Security

Quantum research threatens existing encryption paradigm


According to Dark Reading, two groups of scientists apparently have (separately) implemented computing schemes that might unravel the robustness of existing encryption technology as we know it today.

Site editor Tim Wilson explained that many current encryption technologies, such as RSA, rely on the difficulty of computing prime factors in very large numbers. As the size of the numbers involved are increased, it becomes harder for any computer to find the solution.

However, this assumption may not hold true for much longer.

Excerpt from the article:

Using an experimental computer based on photonics, the researchers in Australia and China have independently been able to do a full-scale implementation of something called Shor's Algorithm, a non-linear method of factoring composite numbers. Shor's Algorithm breaks many of the rules of linear computing and therefore has no trouble finding the prime factors in any number, no matter how large.

The research shakes the foundation of all types of currently available encryption methods. If the quantum computer can factor any number of any size with equal ease, then, theoretically, no algorithm based on linear computing is safe.

According to the University of Queensland researchers: "The full realization of Shor's algorithm will have a large impact on modern cryptography."

In the meantime, Seagate's FDE hard disk or not, I think I'll stick with full disk data wipes for now.

About

Paul Mah is a writer and blogger who lives in Singapore, where he has worked for a number of years in various capacities within the IT industry. Paul enjoys tinkering with tech gadgets, smartphones, and networking devices.

7 comments
seanferd
seanferd

that quantum computing, aside from lab setups designed to do only one thing, are a long way off. I suppose some gov't may be in danger of having their info decrypted by another gov't, but this would appear to be very limited. The good news is that quantum encryption, which cannot be broken, and any attempt to intercept the encrypted data would be immediately detectable. This is much closer to being a technology that can be commercially deployed than quantum computers. Do a search on "quantum encryption" or "quantum computing". I read most I know about q-comp in Scientific American issues a while back, I must admit. Also, I understand more about Q-bits than Shor's Algorithm, which I do not recall hearing about. Good article.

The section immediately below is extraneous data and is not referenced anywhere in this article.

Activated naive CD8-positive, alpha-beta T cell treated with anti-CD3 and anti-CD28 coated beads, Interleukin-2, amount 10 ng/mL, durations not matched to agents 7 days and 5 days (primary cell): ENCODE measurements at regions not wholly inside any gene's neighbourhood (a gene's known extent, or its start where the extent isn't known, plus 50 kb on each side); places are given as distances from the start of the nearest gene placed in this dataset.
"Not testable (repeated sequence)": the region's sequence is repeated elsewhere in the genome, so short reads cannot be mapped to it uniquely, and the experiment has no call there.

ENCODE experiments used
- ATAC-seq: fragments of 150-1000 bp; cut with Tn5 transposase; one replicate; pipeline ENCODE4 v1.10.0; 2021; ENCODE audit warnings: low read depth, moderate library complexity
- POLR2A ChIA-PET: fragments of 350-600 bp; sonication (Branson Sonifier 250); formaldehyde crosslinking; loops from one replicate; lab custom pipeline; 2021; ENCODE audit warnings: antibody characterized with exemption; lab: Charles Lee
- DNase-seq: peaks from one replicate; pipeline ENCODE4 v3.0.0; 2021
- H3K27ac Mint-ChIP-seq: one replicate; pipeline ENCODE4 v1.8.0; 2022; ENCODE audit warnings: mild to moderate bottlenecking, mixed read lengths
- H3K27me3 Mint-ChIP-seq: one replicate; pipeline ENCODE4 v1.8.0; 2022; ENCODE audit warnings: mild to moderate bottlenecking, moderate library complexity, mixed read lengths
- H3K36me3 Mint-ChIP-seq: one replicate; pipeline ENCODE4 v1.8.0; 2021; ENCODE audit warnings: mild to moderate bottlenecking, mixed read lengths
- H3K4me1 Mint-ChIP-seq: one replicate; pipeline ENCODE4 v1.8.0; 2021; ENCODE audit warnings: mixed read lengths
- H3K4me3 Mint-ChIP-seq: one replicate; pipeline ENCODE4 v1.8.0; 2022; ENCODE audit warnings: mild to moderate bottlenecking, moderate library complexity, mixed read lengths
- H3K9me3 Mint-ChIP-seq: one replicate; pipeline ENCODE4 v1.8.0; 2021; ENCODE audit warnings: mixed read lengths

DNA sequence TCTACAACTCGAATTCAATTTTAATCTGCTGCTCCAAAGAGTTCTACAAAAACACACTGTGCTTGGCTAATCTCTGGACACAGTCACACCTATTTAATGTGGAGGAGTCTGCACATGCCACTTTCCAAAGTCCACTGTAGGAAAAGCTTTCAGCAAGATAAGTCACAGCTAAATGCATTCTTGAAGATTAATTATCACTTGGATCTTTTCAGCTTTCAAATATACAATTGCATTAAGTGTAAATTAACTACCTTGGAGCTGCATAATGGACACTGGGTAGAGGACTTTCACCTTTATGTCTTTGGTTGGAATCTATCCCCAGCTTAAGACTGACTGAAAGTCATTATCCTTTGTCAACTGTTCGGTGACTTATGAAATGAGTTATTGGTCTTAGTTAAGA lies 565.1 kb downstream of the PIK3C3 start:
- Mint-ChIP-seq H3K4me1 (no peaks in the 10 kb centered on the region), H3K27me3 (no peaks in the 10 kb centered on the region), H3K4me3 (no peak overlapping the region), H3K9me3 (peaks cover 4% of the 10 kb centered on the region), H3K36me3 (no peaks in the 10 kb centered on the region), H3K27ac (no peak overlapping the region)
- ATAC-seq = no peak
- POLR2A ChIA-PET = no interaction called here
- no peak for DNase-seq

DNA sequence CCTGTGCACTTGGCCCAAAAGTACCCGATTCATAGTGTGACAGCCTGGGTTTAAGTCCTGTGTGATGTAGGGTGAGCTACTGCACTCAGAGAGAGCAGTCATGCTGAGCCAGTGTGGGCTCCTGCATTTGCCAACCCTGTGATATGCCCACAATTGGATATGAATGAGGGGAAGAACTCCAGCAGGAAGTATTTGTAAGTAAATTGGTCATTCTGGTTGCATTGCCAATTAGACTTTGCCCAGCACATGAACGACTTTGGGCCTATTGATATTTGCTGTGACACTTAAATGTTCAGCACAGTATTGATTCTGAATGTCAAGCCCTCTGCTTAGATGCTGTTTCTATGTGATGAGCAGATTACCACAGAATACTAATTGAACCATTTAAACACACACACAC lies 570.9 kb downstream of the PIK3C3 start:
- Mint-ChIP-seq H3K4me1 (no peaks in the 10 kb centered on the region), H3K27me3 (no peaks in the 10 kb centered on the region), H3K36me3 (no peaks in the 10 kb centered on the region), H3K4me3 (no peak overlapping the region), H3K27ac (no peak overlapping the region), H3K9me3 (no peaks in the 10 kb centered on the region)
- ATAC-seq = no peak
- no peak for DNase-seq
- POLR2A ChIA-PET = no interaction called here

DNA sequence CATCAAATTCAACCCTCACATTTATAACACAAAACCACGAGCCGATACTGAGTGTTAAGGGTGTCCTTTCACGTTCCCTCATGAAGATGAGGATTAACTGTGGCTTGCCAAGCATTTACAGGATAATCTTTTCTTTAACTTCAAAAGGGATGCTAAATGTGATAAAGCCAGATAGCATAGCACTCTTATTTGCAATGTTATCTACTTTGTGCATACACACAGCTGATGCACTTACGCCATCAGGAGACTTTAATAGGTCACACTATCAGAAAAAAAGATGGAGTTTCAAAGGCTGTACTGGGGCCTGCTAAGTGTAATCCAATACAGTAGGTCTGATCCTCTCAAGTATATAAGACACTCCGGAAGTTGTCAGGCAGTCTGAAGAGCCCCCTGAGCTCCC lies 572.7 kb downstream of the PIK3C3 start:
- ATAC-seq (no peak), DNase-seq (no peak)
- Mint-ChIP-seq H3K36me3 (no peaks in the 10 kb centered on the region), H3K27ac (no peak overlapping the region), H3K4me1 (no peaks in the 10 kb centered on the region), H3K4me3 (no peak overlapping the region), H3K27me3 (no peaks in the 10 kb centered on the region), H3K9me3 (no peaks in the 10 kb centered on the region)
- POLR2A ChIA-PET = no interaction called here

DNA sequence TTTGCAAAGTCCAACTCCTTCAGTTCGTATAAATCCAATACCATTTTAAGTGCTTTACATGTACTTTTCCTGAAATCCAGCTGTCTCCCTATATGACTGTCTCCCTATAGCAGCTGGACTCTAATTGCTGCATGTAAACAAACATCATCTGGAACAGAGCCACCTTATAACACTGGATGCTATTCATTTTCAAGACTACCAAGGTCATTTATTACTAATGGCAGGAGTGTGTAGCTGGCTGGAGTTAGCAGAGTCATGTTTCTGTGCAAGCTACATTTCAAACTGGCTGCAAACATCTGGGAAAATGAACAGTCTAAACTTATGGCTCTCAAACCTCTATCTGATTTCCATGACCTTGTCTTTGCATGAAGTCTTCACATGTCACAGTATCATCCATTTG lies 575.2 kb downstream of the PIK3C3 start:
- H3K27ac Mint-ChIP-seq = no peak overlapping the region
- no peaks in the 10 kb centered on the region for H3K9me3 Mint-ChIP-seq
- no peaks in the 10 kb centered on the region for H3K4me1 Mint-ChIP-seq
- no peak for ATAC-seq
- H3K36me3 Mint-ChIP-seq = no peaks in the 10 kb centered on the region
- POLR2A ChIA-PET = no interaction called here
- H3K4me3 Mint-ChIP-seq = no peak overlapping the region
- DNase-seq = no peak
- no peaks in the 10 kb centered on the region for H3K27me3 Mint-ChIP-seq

Langlier
Langlier

so in 35 years when they sell home quantum pcs... how many will be mostly used for solitare :)

seanferd
seanferd

Since Q-bits exist in a superposition of states until the wave function is collapsed (the bit is read), the quantum solitaire "dealer" could essentially "cheat" in that it (depending on the program) could wait, until you flipped a card, to decide what the card is. Maybe a good way to create, fake, or bypass AI for video games. GTA VII: You Can't Win in Liberty City.

mariotrz
mariotrz

if the programmer of the game is too selfish nobody would ever win, because the cards would always be choosed by the program in such a way that they would never fit... then no one would ever buy the program and the programmer would go broke!

apotheon
apotheon

Darned site glitch caused an inadvertent double-post. Ignore this one.

apotheon
apotheon

Quantum computing actually provides far greater potential for a good solitaire game than traditional, linear computing models, if for no other reason than improving the "randomness" of the deck shuffle. Yep: computing technology advances so we can get a more authentic simulation of a means of wasting time that dates back at least to Napoleon's exile.

Michael Kassner
Michael Kassner

Interesting post and article. I have been trying to get my grey matter to understand the Shor's Algorithm and "constant bounded probability" for some time now. Hopefully the existing encryption technology will be advanced enough to use algorithms based on quantum mechanics by the time this research becomes public.

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